FlagPost

Flagpost is a blog on current issues of interest to members of the Australian Parliament

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International Women's Day 2017

Wednesday 8 March 2017 is International Women’s Day: a time to celebrate women’s achievements, to reflect on the challenges faced by women around the world, and to focus on taking action to improve gender equality. Read more...

Rotation of senators following the 2016 double dissolution

Following a double dissolution election, section 13 of the Australian Constitution states that the Senate must decide which of the senators will serve a full six-year term and which will serve a three-year half term and face election at the next federal election.  Read more...

Government losing votes on the floor of the House

On 1 September 2016 the Coalition Government lost three divisions on the floor of the House of Representatives: one motion to adjourn; one motion on closure of debate; and an amendment requiring the House to consider a message from the Senate immediately. Prior to this, the last time a majority Government lost a division in the House was in 1962. In the 43rd hung Parliament (2010-13), the minority ALP Government lost many divisions, mostly on procedural matters and private members’ motions. The votes lost by the Government in 1962 were as follows: A closure motion on 21 August 1962 A closure motion on 3 October 1962 Opposition’s dissent from... Read more...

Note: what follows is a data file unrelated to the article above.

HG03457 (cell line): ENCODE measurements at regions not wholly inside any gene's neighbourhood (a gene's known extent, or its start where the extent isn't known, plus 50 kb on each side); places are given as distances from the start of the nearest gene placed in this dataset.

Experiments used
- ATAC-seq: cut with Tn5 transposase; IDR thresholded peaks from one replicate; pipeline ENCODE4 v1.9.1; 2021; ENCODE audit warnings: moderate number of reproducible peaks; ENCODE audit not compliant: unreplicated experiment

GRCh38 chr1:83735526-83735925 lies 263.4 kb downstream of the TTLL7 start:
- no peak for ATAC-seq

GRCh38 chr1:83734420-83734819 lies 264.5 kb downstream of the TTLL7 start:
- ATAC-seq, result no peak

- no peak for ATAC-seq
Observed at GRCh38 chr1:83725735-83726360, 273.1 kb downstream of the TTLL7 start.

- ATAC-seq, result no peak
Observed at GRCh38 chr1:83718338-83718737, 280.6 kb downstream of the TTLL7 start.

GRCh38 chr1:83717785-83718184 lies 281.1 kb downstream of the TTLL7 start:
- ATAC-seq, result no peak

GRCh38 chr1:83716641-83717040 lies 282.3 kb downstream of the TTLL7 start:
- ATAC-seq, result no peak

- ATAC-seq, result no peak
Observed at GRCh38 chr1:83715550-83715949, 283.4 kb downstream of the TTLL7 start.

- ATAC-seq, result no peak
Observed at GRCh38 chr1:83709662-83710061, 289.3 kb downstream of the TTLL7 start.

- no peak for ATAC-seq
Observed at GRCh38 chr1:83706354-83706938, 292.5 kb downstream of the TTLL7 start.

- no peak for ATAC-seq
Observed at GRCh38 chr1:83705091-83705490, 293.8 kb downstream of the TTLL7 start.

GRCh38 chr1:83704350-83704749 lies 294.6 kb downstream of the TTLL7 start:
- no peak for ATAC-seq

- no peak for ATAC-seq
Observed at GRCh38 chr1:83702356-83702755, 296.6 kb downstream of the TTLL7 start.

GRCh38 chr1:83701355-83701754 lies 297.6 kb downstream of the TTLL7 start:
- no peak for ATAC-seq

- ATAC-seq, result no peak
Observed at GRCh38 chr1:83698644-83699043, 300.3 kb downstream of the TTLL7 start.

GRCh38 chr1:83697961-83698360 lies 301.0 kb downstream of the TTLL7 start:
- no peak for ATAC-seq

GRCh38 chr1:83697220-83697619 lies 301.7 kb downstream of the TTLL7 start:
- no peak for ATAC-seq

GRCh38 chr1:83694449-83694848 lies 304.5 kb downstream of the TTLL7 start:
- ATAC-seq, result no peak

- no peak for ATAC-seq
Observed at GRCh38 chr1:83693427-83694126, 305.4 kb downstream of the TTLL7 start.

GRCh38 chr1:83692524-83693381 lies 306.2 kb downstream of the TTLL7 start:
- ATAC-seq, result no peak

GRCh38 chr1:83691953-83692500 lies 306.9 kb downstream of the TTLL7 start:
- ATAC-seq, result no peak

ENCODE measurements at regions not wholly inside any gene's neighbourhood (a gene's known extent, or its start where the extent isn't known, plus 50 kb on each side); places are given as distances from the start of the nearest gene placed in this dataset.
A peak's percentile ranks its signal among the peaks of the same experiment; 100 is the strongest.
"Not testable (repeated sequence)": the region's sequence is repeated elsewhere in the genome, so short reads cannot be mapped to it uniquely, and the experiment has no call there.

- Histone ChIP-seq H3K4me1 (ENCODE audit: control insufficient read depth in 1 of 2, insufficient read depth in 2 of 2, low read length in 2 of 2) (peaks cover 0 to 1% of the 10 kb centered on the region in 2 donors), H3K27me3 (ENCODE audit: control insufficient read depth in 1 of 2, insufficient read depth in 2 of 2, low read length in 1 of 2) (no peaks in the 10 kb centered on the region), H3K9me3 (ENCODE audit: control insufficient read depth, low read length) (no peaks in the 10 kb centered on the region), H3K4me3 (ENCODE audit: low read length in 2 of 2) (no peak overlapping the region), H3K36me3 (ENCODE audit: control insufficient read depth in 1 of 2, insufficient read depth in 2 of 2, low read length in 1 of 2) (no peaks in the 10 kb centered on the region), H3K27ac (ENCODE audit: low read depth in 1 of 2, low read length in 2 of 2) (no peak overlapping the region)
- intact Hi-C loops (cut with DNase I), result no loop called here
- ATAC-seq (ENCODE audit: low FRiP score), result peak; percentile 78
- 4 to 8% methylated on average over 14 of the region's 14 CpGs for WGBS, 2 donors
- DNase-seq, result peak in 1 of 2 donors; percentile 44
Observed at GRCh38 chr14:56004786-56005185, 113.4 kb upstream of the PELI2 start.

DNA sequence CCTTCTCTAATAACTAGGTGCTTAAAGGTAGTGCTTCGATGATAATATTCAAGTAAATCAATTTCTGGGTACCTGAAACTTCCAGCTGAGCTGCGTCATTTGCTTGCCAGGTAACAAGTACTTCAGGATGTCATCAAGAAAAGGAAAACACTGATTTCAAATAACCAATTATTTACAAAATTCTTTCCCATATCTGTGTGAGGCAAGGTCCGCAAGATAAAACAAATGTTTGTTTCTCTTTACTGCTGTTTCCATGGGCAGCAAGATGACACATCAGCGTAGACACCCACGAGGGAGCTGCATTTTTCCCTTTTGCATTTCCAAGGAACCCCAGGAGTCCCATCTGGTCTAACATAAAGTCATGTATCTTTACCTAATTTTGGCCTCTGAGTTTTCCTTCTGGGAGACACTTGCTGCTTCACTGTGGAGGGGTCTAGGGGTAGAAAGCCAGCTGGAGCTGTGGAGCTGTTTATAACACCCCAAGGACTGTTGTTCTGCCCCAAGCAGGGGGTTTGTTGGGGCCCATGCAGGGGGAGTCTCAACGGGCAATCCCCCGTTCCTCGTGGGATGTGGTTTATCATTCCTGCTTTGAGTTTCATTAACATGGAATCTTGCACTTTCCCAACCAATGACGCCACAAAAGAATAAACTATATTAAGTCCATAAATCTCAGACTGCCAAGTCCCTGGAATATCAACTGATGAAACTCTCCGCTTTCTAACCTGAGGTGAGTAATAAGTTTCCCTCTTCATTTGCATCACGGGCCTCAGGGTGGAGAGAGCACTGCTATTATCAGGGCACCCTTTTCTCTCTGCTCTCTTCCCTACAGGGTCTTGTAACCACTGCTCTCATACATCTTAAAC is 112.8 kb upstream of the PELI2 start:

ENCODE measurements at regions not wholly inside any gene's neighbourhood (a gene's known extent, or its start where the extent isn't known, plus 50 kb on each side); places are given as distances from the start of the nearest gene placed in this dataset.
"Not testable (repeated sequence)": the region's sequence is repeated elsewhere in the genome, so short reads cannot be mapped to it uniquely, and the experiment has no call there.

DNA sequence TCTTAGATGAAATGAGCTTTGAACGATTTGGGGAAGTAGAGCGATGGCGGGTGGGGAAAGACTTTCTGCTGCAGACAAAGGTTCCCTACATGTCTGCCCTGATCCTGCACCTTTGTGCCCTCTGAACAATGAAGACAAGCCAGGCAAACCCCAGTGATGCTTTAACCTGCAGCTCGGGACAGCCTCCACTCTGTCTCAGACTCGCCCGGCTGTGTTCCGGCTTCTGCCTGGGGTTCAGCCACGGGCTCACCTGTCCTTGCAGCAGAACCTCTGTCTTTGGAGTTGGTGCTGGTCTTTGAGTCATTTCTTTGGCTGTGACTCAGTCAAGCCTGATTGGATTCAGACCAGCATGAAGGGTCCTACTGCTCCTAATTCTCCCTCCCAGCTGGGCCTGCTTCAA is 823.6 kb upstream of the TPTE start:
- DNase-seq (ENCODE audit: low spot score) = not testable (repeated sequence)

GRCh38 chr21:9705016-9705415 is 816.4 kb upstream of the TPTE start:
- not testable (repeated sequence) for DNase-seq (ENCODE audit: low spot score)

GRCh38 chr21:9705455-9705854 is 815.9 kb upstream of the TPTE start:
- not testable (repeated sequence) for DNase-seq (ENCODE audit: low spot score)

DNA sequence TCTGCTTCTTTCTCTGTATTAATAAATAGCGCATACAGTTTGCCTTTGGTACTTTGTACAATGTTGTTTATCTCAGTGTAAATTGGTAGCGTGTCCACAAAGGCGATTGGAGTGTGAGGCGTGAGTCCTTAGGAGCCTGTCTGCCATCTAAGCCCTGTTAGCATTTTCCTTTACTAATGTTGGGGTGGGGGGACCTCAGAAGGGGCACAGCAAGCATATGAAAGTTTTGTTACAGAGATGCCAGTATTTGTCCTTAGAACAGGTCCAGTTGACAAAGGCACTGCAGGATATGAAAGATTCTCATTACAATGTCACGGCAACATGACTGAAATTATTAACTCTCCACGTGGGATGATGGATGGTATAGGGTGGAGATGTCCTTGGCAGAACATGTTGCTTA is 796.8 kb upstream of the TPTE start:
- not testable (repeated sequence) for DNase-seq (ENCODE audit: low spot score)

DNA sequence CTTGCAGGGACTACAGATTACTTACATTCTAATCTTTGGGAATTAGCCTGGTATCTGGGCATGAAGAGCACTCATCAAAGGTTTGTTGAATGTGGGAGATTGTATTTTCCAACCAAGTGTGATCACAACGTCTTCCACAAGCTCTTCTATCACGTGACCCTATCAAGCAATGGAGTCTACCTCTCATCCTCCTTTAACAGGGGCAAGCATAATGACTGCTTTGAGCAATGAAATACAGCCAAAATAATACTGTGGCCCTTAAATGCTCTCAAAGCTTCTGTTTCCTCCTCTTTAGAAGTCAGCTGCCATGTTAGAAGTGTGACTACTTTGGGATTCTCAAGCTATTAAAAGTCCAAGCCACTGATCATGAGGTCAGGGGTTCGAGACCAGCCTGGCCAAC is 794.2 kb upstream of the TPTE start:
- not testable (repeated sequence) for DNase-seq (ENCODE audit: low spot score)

The gender composition of the 45th parliament

Following the 2016 election the total number of women in Parliament has risen slightly from 69 (31 per cent) to 73 (32 per cent). The number of women in the House of Representatives has risen to 43 (29 per cent), up from 40 (27 per cent) at the end of the 44th Parliament. The number of women in the Senate has increased by one since the end of the 44th Parliament to 30 senators (39 per cent). As is the case in many parliaments around the world, women remain significantly under-represented in the Australian parliament. The Australian figures are similar to those of comparable countries such as Canada, where women make up 29 percent of the parliament, and New Zealand, where women make up 31 per... Read more...

So you’ve been prorogued – Common questions answered

On 21 March 2016 the Prime Minister wrote to the Governor-General to ask the Governor-General to prorogue Parliament on Friday 15 April and summon Parliament to sit again on Monday 18 April 2016. This Flagpost examines what proroguing means for the operation of the Parliament and the possible implications for the Senate’s consideration of certain Bills. Read more...

Ints Vikmanis / Shutterstock.com

A snapshot of current trends for women in leadership

The recent decision by Canada’s new Prime Minister Justin Trudeau to appoint equal numbers of men and women to his cabinet made headlines around the world. The issue of gender representation has also been prominent in Australia this year, with the debate about gender equality escalating across the political divide.  Read more...